Scientists concluded that 30 minutes of daily exercise was as "equally effective" at losing weight as 60 minutes of training.

In fact, researchers from the University of Copenhagen found that sweating for half an hour a day actually helped men lose more weight than those who worked out for twice as long.

The study, published in the American Journal of Physiology, found those who ran, rowed or bicycled for half an hour a day lost on average eight pounds over a three month period, while men trained daily for half an hour more lost two pounds less.

While it is unclear as to why then men who exercised longer did not lose more weight, researchers suggest that it may be because the men ended up eating more or participants assigned to the 30-minute sessions may have had more energy to remain active for the rest of the day.  

Researchers followed the progress of 60 Danish men considered moderately overweight but healthy and who wanted to get in "better shape" over three months.

Half of the men were assigned to the 60 minute group and the other half was assigned to the 30 minute group.

"The participants in our study trained every day for three months. All training sessions were planned to produce a light sweat, but participants were expected to increase the intensity and give it gas three times a week ," lead researcher Mads Rosenkilde said in a statement.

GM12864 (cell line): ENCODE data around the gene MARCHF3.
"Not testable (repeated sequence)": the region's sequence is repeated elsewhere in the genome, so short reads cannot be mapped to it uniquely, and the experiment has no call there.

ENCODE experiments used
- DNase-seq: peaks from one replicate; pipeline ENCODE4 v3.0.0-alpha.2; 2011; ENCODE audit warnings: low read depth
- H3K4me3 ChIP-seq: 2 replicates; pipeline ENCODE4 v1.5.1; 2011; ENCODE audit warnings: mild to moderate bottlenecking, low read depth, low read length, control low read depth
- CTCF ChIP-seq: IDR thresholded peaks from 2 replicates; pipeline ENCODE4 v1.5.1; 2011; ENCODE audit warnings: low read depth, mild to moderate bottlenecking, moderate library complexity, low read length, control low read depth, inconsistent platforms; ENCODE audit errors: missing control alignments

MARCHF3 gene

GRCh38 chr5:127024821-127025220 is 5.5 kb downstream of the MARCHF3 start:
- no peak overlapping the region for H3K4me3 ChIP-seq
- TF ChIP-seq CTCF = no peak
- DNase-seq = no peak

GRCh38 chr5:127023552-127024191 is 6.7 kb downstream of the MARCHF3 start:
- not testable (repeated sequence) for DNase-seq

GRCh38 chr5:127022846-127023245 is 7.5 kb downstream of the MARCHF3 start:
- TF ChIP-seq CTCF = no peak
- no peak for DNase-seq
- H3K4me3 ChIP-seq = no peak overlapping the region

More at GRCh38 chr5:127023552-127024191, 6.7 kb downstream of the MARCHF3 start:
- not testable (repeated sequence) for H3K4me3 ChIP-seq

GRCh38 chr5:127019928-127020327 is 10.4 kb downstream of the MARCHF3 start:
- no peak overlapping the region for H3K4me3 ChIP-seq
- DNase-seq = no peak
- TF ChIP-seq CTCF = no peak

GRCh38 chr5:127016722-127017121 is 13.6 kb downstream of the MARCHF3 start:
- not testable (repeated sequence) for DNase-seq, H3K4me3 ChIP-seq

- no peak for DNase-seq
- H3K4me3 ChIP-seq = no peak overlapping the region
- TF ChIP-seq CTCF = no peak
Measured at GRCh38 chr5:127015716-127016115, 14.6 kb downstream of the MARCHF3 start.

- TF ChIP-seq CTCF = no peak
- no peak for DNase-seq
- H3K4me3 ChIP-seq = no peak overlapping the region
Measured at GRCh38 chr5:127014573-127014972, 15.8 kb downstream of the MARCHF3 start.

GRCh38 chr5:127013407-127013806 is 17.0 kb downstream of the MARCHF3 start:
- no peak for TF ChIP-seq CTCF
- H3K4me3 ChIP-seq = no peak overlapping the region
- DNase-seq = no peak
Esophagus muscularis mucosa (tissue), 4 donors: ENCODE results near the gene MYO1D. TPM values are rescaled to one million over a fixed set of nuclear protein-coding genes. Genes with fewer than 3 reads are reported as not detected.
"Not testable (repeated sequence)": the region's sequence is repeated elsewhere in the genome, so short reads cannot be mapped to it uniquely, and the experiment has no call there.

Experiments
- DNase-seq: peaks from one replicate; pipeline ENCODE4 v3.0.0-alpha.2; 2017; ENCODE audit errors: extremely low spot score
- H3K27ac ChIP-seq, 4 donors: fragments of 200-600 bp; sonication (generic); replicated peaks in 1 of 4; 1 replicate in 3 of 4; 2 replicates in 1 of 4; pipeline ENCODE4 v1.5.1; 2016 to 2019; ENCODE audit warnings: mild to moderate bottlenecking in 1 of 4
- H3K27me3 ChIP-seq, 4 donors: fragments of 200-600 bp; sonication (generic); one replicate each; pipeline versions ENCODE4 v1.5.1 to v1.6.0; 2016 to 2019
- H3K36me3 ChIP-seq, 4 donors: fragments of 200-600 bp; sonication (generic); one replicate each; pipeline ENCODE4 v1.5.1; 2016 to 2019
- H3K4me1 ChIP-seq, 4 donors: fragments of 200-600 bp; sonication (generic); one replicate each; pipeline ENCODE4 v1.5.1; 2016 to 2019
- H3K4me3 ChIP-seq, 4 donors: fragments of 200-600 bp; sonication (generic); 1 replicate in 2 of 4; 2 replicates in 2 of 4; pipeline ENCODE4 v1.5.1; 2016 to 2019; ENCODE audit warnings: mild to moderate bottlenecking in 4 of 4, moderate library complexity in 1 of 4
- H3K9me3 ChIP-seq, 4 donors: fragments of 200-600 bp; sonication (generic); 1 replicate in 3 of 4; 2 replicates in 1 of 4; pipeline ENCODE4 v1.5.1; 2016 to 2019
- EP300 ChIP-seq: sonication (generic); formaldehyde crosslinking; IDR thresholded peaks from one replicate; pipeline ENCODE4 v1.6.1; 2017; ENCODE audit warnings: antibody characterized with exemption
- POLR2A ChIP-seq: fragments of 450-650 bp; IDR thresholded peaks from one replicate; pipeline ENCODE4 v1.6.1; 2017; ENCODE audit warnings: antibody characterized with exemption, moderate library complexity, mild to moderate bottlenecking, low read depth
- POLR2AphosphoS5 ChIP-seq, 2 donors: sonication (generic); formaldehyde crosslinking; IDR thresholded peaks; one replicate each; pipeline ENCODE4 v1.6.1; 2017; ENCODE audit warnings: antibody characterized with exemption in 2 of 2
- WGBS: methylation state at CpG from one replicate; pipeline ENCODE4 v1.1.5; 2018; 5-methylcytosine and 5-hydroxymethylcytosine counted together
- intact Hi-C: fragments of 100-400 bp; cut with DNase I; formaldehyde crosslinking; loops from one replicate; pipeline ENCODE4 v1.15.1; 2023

Researchers concluded that just "30 minutes of exercise hard enough to produce a sweat was enough to turn the tide on an unhealthy body mass index."

"Another interesting scenario is to study exercise as a form of transport. Training is fantastic for your physical and mental health. The problem is that it takes time. If we can get people to exercise along the way - to work, for example - we will have won half the battle," said Rosenkilde.

The U.S. Centers for Disease Control and Prevention recommends that adults to an hour and 15 minutes of vigorous exercise like running or playing football or two and a half hours of moderate intense aerobic activity like brisk walking.

The health agency also recommends that people should do muscle-strengthening exercises that work out all the major muscle groups twice a week.